Other than test bikes, which can range from exceedingly mild to frighteningly wild, I mostly ride bikes that don’t look like trouble. So while I’m often not riding particularly slowly, I don’t look that fast. As a result, I haven’t had a roadside chat with a set of mirrored aviator shades in many years. Or maybe I’ve just been lucky.
My luck recently changed, about 600 miles into a nice long day on a beautiful red Honda Interceptor, loaned to us upstanding citizens here at CityBike by American Honda—you can read more about this bike and our adventures on it in our next issue.
I’d been on the bike since about 6:30 AM, and after a day of brisk riding over the hills, up the coast, and back over some other hills, I was making haste out of Redding I-5 on my way back to Oakland, in hopes of a not-too-late dinner with my bride, who has a hard time understanding why anyone would want to ride 700+ miles in a day.
I’m not going to divulge any details as the matter is still “pending” and I’m sure not gonna cop to speeding or admit to any particular speed. What I will say, for the benefit of our friends at American Honda, is that there must have been some kind of misunderstanding, and that the “ride fast, take chances” thing doesn’t apply to press bikes. That’s my story, and I’m damn sure stickin’ to it.
Here’s the thing: the red VFR looks fast. It doesn’t matter that it’s often damned for being too heavy, underpowered, or whatever else people say about the bike—to a copper, it probably looks like a Ducati or some other crazy-fast murdercycle. There’s no notion of it being a “gentleman’s sporty-bike” or a sport-tourer—it’s a rice rocket.
The funny thing is, I’d actually been pondering this very concept at points throughout my ride, the idea that the VFR looks like trouble, even though it’s arguably not—at least not SuperDuke or S1000RR-flavored trouble. So while I wasn’t all that surprised when Johnny Law flipped a rapid bitch across the median and roared up behind me, I was a little startled when he didn’t just light me up but rather nearly grazed my left thigh, pointing his finger and shouting at me from the cab of his Explorer.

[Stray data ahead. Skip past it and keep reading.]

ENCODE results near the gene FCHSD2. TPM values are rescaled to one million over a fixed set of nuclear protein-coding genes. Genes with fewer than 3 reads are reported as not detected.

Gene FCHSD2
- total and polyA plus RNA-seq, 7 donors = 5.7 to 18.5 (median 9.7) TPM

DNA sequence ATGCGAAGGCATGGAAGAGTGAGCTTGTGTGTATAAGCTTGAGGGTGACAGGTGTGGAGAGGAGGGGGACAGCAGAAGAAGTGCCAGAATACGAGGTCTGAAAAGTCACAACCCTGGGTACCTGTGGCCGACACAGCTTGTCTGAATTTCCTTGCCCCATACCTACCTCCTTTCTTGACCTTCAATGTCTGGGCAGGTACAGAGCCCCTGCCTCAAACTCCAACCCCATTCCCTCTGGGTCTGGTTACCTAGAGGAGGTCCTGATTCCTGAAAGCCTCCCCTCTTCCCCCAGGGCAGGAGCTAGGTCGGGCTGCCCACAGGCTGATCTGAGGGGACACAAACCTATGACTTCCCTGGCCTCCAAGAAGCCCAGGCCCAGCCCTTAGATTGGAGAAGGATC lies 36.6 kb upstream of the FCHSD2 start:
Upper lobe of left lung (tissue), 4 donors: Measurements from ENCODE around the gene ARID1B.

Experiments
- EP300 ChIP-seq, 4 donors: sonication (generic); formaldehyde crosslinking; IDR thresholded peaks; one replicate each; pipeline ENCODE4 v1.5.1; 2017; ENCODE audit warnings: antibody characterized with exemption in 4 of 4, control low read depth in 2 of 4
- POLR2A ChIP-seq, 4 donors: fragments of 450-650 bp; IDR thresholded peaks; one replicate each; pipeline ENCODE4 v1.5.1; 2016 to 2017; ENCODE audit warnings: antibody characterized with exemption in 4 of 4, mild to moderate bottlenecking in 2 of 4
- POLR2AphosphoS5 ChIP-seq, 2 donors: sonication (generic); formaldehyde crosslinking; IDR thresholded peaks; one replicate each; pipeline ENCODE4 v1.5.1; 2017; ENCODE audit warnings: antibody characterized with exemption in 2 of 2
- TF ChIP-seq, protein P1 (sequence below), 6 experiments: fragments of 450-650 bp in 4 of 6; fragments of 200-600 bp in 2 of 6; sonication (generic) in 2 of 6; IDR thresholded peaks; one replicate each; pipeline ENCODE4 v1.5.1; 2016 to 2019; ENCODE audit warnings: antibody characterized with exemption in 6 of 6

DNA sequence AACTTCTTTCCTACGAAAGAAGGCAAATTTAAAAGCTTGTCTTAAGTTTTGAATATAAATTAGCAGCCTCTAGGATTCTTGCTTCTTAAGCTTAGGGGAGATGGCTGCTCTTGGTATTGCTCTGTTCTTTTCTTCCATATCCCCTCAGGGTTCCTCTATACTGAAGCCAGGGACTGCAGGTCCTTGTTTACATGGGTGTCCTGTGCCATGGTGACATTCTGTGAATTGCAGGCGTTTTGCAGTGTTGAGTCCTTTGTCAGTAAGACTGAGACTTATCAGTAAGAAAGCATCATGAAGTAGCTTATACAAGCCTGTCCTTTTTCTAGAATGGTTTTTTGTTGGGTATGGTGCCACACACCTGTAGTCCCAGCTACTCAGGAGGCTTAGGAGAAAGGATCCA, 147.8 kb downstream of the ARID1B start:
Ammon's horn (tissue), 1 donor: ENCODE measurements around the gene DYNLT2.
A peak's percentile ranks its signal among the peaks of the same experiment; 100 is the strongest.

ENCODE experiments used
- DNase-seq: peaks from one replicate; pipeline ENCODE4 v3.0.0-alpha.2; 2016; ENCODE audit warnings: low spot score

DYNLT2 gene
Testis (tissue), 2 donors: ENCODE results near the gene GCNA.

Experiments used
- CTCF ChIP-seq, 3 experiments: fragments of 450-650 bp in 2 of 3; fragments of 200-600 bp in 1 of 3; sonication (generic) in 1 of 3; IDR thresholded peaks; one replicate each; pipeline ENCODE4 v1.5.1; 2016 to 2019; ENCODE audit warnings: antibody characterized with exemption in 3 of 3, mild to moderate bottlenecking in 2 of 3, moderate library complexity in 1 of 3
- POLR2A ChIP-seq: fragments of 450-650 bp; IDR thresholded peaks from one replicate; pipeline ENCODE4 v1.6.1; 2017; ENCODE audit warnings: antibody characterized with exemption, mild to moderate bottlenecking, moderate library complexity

The “have I been mistaken for a murderer?” vibes continued when he stopped behind me and carried on with the shouting: “RIDER! Remove your helmet and STEP AWAY from the motorcycle!” But I nearly burst out laughing at how quickly his tone changed as my helmet came off, revealing spectacles and a gray beard.
“Sorry, I don’t mean to be harsh. It’s just that some times, we get young guys up here that… well, they don’t stop.”
I didn’t tell him that running on I-5 is obviously stupid—there’s really nowhere to go, and you’re certain to get caught. See? I didn’t tell him this, because that kind of talk sounds guilty, like someone who’s actually thought about running, and I didn’t want to reinforce that impression.
Eventually, Officer Friendly was done with me and I went on my now not-so-merry and slightly slower way, thinking about another instance of this misunderstood VFR syndrome. I used to have a 2000 VFR800, the yellow one, the last of (some say) the proper VFRs. I also had a Triumph Speed Triple, a Special Edition model: loud as hell, stripped-down and generally pretty mean.
I was commuting mostly on the VFR, and the CEO of the company I worked for at the time would often snarl in my direction about the Honda, accusing it of being too fast, a tragedy waiting to happen, the usual.
Never mind that I usually rode it with a topcase and no sidecases, which is about as nerdy as a motorcycle can be. In his mind, it was a wailing banshee of a sportbike.
Never mind that the Triumph was up on the VFR by probably about 30 horsepower, and had earned the nickname “Death Triple” from my little brother, a very un-conservative rider himself. In Mr. CEO’s mind, the Triumph was a British classic, non-threatening, a cup of Earl Grey to be consumed with proper pinky etiquette.
We have some super-cool stuff this month, including more old-timey photos and stories from the vaults of the SFMC. These guys have enough good stuff to fill a dozen issues of CityBike, and we’re honored to have been given access to the archives and the people—but this is the last of it, at least until the club turns 115 or so—so enjoy.
We’ve also got a first ride on a Honda’s very interesting new CBR300R , an update on our CRF project, a report from the Isle of Man, and of course Maynard and Hertfelder, not to mention bits and bobs of various flavors in News, Clues and Reviews.
Anyway, enough talk. Let’s ride.
This column originally appeared in our October 2014 issue.